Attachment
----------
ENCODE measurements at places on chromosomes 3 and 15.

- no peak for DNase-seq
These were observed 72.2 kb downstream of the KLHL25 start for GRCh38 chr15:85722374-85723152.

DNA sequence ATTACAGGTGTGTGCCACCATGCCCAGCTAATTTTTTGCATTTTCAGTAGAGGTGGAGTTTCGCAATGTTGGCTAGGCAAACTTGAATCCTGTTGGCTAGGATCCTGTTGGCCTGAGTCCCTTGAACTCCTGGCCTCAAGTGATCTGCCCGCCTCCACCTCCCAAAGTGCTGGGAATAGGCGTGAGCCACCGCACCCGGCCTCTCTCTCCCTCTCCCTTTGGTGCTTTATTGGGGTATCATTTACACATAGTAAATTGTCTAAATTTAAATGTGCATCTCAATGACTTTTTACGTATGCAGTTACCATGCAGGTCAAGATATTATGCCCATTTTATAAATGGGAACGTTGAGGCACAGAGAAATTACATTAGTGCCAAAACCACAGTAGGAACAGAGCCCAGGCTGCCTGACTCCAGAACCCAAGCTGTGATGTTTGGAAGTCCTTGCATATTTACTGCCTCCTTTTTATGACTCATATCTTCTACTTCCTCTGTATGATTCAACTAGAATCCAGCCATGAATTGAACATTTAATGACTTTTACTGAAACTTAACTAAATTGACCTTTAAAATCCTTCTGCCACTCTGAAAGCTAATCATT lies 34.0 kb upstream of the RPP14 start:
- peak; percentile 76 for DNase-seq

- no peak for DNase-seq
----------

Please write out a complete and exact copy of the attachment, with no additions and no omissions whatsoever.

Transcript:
ENCODE measurements at places on chromosomes 3 and 15.

- no peak for DNase-seq
These were observed 72.2 kb downstream of the KLHL25 start for GRCh38 chr15:85722374-85723152.

DNA sequence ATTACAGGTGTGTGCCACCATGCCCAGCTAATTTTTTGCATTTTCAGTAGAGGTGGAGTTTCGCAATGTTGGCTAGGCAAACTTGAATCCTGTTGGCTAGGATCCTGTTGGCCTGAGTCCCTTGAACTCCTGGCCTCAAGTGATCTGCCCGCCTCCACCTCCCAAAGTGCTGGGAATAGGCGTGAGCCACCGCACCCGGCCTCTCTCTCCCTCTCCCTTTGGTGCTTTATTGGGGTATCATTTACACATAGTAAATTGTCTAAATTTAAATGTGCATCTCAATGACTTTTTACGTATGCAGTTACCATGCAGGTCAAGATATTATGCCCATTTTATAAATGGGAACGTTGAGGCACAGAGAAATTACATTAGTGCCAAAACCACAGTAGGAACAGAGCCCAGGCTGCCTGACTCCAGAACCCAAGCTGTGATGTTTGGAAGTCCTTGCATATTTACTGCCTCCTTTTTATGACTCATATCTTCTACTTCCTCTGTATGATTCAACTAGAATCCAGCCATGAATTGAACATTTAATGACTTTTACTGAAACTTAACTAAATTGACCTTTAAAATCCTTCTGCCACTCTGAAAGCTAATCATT lies 34.0 kb upstream of the RPP14 start:
- peak; percentile 76 for DNase-seq

- no peak for DNase-seq